map of lyme
Canine Vector-Borne Disease Prevalence Map (2007-today)

“This map highlights the number of reported positive cases of Lyme disease in dogs in Ohio. Because so many dogs go untested for vector-borne disease, the actual number of dogs affected by ticks is likely many times higher than what is shown here!”

Link to

Common symptoms of Lyme disease include:
*Swelling of the joints
*Loss of Appetite
*Constant tiredness
*Lameness in the limb that is closest to the site of tick attachment
*Generalized arthritis

Lyme disease is often times very difficult to diagnosed due to the vague and wide range of signs and symptoms it can produce in both humans and pets. Not all patients will have the classic “bulls eye” lesion!

Untreated Lyme disease can lead to more serious health complications such as:
Heart disease
Neurologic disease
Kidney disease
The Dangers are Real, Prevention is key!

The first line of defense is using tick prevention monthly, year round.
An annual vaccine is available through us for dogs which are at an increased risk!
Brush your dog after being outside (even if you live in an urban area) and thoroughly look through your dog’s fur daily.

Properly remove any ticks you find on your pet immediately-remember if you are using a tick preventative, ticks can still become attached but will detach and die before transmitting diseases.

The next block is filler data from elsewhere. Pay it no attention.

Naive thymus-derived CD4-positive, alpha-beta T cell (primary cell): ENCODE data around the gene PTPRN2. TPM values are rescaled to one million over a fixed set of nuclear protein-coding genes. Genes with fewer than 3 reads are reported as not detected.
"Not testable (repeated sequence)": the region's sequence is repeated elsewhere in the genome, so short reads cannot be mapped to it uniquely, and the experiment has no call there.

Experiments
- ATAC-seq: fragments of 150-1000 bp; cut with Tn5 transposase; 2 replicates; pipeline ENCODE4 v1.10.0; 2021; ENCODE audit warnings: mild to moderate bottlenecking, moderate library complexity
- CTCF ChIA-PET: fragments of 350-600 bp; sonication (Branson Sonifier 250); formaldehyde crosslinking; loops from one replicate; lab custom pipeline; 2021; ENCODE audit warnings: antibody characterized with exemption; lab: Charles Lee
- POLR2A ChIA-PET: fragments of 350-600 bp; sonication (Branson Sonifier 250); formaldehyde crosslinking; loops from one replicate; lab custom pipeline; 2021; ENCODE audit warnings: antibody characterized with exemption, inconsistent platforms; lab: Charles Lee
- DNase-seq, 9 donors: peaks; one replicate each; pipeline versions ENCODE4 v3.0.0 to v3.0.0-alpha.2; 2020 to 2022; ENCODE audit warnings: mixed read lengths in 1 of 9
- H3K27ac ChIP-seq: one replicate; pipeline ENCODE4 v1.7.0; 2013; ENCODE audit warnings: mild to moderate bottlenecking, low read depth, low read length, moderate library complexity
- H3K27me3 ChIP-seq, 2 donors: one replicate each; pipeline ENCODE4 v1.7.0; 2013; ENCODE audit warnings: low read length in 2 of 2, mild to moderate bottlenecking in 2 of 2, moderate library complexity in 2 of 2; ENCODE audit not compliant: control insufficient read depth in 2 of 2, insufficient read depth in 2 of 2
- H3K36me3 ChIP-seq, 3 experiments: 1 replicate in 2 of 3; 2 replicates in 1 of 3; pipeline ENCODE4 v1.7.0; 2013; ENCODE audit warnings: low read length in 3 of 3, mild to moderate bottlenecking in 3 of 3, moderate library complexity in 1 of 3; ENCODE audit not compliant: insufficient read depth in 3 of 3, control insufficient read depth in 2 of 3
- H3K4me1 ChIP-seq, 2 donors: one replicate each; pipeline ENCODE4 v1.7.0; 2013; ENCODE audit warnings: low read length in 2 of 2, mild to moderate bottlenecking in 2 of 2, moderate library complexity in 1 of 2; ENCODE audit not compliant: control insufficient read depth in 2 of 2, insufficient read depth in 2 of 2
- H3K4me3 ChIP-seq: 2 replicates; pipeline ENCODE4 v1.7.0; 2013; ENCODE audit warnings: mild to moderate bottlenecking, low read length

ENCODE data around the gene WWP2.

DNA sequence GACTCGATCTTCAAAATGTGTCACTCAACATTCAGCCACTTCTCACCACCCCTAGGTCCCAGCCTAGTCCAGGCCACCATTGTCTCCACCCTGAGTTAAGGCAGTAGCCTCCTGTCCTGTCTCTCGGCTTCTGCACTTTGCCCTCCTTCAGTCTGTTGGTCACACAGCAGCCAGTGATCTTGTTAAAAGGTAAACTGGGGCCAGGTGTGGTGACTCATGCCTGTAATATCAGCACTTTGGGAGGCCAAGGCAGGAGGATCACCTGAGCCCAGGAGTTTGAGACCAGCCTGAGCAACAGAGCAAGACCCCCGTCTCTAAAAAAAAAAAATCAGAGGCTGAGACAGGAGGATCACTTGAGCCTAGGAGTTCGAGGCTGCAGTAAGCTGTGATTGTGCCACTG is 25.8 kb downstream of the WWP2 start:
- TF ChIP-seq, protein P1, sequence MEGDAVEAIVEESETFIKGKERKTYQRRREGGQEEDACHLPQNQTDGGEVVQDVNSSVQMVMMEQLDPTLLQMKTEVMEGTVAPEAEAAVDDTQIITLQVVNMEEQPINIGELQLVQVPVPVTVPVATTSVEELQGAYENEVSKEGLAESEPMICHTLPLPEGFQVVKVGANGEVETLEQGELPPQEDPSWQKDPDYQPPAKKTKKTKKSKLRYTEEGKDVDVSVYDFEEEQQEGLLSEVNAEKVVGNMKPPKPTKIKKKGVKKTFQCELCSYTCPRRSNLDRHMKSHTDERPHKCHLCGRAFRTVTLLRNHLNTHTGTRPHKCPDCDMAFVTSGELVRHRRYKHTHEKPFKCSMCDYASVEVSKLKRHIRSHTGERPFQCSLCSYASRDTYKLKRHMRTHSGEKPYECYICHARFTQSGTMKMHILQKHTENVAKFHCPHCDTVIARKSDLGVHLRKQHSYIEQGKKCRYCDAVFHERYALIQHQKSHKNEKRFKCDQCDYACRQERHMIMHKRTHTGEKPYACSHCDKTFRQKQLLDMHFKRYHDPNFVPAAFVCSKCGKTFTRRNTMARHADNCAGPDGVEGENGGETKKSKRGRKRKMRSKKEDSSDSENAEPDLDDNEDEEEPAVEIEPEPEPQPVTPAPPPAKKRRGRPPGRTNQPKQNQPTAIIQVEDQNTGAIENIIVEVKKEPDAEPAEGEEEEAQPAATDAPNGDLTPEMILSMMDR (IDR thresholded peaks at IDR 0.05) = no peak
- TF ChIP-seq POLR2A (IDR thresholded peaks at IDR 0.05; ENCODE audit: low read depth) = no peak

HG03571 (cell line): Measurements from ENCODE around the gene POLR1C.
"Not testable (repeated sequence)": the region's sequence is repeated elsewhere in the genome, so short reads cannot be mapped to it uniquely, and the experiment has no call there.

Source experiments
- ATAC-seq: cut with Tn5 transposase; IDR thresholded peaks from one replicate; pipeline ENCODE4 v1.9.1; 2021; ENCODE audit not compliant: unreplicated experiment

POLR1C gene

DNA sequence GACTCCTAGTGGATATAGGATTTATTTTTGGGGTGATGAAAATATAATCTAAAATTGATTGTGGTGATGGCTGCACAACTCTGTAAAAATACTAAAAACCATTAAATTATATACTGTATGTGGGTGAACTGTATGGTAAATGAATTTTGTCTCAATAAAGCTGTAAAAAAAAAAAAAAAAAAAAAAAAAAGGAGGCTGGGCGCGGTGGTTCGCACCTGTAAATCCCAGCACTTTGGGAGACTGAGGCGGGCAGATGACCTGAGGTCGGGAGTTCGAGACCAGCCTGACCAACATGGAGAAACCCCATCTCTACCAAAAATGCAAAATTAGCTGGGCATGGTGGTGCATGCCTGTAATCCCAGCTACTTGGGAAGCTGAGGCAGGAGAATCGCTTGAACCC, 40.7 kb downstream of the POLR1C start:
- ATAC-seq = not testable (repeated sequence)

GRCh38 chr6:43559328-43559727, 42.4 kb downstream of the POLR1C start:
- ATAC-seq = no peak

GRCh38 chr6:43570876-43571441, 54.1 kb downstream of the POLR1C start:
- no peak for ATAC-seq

Proper Tick Removal
1. Use fine-tipped tweezers or tick removal tool to grasp the tick as close to the skin surface as possible.
2. Pull upward with even, steady pressure. Do not jerk or twist-this could cause the ticks mouth parts to break and remain in the skin. If the mouth parts should break off and you are unable to grab them with tweezers, bring your pet into the hospital to have the veterinarian or staff member remove it for you.

Avoid folklore remedies such as using a heat, fingernail polish, or any other methods to remove the tick. These methods do not work and more often times cause the tick to bury into the skin deeper or release toxins more quickly!

Watch the tick removal site for any redness, swelling, or any lesions. If your pet begins acting ill or not him/herself or you notice any lesions in the weeks following the removal, please bring your pet in to see the veterinarian and be sure to mention the tick attachment.